After the general election, it celebrated helping “pave the way” for victories or runoffs for 11 of its 12 endorsed candidates — Ald. Joe Moore (49) was its only outright loss.

After dipping its toes in the 2015 race by spending in only two wards, the group plans to dive in fully in 2019.

“Stakes are high,” Broy said. 

Neither of the two mayoral candidates — Toni Preckwinkle nor Lori Lightfoot — “could be deemed wholly supportive” of charter interests. Both have called for a charter freeze. Preckwinkle has the support of the Chicago Teachers Union, which is unionizing several charter networks citywide.

Charters depend heavily on the local aldermen to usher zoning changes through and to support for new locations with the Chicago Board of Education.

INCS has three different categories for races, Broy said — incumbent protects, incumbent persuades and replacements.

Ald. Pat O’Connor (40) and Ald. Ariel Reboyras (30) are in the “protect” category, and both are locked “in very tough races,” he said.

INCS is also looking to persuade voters to retain Education Committee Chairman Ald. Howard Brookins (21) and Ald. Raymond Lopez (15).

Ads opposing Vasquez and Lopez challenger Chicago Police Officer Rafael “Rafa” Yañez make no mention of charter support.

Several Vasquez mailers quote rap lyrics from his time in the underground hip-hop scene, describing them as “homophobic,” “offensive,” “just wrong,” “shameful,” and glorifying the domestic abuse of women. Vasquez has apologized and added a “regarding attacks” section to his website with commitments to fight for women and the LGBTQ community.

The Yañez mailers highlight comments Yañez has made against the police academy and his history as an officer. He received four complaints, including two related to illegal search. The department found those complaints either not sustained, exonerated or unfounded and no action was taken, according to the Invisible Institute’s database of complaints. Yañez was not disciplined.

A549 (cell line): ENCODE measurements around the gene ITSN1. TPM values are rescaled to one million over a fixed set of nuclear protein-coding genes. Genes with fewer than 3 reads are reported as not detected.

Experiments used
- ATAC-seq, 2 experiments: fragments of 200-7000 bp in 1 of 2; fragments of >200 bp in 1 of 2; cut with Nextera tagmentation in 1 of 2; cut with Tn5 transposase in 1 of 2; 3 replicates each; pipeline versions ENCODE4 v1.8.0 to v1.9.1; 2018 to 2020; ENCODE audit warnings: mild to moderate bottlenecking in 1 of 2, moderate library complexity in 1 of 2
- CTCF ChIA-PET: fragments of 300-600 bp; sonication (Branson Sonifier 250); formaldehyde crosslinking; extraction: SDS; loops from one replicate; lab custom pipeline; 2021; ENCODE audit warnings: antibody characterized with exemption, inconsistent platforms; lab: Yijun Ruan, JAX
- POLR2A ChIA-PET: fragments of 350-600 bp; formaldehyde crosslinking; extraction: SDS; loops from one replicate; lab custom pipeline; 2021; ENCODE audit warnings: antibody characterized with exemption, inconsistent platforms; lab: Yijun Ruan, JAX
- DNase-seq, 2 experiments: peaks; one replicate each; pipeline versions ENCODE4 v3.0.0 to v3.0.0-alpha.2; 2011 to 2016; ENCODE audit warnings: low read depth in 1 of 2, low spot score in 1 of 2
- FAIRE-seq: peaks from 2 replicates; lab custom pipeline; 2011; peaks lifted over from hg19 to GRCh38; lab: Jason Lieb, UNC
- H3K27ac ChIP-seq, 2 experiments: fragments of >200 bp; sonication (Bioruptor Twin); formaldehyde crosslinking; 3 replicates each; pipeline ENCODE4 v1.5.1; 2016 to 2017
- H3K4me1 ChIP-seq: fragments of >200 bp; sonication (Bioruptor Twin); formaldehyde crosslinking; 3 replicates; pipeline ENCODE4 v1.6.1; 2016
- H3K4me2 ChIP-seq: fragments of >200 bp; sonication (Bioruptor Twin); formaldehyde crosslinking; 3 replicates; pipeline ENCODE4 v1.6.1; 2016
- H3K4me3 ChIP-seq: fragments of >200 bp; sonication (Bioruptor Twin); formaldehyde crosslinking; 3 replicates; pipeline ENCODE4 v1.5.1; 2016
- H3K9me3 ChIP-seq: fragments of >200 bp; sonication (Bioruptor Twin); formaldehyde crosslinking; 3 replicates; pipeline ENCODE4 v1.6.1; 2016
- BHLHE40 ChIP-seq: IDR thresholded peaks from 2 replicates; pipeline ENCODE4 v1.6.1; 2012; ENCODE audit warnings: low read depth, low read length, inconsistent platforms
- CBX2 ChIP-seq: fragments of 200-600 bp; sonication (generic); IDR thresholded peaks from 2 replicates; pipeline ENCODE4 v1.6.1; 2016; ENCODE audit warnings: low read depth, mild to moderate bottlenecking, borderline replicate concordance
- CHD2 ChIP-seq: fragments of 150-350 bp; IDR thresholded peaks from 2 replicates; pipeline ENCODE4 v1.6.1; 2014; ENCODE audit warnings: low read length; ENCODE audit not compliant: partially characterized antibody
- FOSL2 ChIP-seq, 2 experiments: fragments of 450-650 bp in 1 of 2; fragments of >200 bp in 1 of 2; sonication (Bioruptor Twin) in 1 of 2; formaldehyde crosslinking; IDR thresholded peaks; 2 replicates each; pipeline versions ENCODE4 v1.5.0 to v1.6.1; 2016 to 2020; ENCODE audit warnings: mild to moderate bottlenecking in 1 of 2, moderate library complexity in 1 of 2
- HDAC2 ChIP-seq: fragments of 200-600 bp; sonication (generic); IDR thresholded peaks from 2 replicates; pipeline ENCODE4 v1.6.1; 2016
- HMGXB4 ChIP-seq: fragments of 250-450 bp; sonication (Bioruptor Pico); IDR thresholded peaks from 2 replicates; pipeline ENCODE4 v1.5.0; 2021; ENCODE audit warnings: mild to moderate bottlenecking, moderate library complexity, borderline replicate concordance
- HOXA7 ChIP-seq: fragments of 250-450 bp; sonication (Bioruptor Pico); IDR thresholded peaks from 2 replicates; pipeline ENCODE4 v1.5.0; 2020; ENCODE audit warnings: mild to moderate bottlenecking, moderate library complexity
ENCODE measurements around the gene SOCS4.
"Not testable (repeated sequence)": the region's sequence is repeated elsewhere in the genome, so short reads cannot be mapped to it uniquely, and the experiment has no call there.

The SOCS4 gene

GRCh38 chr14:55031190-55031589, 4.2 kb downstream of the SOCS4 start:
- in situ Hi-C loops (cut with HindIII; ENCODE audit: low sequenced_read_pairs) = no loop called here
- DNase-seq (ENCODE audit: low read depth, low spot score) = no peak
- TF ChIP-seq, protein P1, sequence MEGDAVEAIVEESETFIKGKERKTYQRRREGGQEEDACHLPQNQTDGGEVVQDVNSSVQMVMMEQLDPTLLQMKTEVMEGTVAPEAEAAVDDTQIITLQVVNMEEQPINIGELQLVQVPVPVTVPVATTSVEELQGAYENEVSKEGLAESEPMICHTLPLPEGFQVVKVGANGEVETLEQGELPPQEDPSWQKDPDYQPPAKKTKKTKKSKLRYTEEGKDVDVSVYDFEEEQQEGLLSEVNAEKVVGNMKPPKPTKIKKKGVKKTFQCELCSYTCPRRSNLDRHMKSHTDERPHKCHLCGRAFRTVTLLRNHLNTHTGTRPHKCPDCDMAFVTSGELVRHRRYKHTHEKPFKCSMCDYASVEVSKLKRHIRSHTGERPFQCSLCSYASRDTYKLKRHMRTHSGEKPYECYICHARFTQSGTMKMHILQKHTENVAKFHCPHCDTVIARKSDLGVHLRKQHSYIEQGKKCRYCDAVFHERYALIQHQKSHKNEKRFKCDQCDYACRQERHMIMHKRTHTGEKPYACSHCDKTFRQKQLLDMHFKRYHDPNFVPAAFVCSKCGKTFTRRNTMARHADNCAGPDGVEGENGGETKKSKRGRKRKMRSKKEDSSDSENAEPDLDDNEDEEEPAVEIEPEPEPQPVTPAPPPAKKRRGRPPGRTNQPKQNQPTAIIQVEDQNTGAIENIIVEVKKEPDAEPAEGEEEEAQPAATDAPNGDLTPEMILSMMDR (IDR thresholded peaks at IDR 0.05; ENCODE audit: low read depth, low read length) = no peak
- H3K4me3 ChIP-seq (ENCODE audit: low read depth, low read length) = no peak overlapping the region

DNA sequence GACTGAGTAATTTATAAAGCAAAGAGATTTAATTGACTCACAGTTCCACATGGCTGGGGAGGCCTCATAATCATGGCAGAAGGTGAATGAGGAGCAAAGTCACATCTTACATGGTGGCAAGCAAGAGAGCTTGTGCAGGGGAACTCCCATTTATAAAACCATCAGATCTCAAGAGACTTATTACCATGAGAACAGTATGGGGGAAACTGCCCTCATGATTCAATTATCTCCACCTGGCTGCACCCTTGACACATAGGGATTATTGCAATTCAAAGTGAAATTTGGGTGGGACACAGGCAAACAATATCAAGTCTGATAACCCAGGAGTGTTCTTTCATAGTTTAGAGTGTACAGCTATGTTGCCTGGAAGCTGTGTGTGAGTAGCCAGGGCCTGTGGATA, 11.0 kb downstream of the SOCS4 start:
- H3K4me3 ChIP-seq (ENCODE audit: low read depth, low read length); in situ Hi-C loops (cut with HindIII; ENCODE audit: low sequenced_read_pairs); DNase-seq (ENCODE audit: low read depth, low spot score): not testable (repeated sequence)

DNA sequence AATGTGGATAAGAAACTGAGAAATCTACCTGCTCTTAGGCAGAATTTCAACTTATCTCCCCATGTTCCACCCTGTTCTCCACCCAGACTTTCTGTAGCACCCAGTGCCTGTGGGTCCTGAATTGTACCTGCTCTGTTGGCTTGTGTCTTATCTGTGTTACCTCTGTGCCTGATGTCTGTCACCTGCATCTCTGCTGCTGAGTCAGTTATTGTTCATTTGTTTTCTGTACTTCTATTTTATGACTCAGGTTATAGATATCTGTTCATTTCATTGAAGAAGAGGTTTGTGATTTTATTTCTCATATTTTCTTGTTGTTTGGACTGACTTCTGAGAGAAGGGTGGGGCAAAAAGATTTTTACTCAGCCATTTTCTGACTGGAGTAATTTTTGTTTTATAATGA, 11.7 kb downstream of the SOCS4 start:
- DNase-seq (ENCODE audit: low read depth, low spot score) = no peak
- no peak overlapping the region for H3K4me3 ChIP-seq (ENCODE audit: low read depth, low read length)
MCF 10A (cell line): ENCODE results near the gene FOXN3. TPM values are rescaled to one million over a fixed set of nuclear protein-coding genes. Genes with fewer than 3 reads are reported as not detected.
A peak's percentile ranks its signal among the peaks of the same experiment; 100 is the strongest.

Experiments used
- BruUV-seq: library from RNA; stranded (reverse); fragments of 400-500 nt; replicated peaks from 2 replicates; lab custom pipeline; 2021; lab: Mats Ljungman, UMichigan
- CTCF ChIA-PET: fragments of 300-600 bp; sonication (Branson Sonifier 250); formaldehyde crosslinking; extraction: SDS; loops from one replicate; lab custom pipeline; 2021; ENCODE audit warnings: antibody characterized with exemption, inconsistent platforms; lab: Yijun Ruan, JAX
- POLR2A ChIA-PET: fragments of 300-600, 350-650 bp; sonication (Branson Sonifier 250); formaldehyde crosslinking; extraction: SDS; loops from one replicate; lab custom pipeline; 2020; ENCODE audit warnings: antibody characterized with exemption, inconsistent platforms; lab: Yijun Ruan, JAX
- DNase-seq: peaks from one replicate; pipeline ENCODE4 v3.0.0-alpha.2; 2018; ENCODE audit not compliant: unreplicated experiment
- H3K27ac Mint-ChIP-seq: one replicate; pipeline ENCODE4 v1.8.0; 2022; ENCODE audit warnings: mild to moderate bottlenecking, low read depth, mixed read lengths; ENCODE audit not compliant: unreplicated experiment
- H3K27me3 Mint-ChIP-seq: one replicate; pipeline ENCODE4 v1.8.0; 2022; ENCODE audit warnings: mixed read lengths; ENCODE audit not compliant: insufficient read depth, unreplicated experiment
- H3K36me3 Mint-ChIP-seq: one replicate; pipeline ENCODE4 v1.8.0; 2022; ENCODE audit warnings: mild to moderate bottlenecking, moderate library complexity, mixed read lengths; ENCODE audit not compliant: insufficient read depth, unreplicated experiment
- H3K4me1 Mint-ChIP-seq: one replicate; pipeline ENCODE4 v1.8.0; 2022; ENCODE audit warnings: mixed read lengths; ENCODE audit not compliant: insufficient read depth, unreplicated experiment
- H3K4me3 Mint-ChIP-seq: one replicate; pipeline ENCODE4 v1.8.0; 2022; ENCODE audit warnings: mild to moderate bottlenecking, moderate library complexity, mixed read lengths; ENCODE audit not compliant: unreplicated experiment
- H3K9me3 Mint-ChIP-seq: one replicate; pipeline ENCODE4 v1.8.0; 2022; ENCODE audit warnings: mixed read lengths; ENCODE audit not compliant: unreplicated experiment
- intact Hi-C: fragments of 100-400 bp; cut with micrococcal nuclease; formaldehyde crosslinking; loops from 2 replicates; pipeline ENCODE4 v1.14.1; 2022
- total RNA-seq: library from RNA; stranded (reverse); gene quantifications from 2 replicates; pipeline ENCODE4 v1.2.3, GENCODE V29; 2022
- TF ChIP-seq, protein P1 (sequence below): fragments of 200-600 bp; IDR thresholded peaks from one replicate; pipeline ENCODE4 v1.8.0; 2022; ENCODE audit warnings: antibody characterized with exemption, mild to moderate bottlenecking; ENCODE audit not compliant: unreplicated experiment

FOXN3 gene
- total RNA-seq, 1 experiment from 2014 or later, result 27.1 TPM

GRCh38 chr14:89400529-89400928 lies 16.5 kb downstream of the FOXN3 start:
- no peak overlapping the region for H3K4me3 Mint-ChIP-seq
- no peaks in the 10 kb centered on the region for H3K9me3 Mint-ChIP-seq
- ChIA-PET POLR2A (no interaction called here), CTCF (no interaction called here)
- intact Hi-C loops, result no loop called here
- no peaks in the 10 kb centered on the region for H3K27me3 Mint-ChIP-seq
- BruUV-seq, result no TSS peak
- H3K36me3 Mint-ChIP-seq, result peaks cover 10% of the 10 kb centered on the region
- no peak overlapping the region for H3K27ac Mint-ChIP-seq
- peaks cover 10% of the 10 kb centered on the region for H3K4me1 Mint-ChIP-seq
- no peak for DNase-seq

Broy acknowledged these issues do not relate to charter policy.

“I think we’re trying to influence the election,” Broy said. “We poll in these races, we look at what will move voters.”


In three other races, they are looking to flip or win open seats by electing Stephanie Coleman in the 16th Ward, Felix Cardona in the 31st Ward and Alex Acevedo in the 25th Ward.

Alds. Toni Foulkes and Milly Santiago are “bad on charters historically,” Broy said.

More than 100 canvassers will hit wards in three- or four-day shifts, Broy said.

The three “take out” race candidates are “almost all charter alums and charter parents who understand the power of a great public school,” Broy said, adding INCS will often microtarget charter households in those wards with canvassers or direct mail.

Among its questions for aldermen on this year’s endorsement questionnaire, INCS asked whether candidates would oppose future City Council resolutions on charter moratoriums.

Broy said his organization was preparing for big changes.

“Regardless of who wins, it looks like Lightfoot would win, we’re looking at weaker mayor vis-a-vis City Council,” Broy said. “We’re going to see some Council changes affecting that dynamic, that’s one big trend. Secondly, we’re fairly pragmatic in terms of what we’d like to see done by the City Council. We want to see progress made, high quality new options in schools built… we want centrists who will make the city work well for families.”

The INCS Action Independent Committee spent:

  • Approximately $115,000 in the 31st Ward supporting Cardona and opposing one-term Ald. Santiago. While Cardona supports an elected school board and has sent all four of his children to Chicago Public Schools, he told the Sun-Times he is “a strong supporter of giving parents the options to take their children out of under performing schools and allowing them to use tax dollars to send them to better schools. It is a fundamental platform of my campaign. And I feel even better about that since charter school teachers are now allowed to unionize.”
  • More than $110,000 defending Ald. Pat O’Connor (40) and opposing challenger Andre Vasquez. O’Connor said he does not “blindly” support charter schools, but will not turn away any good school that wants to move to the ward.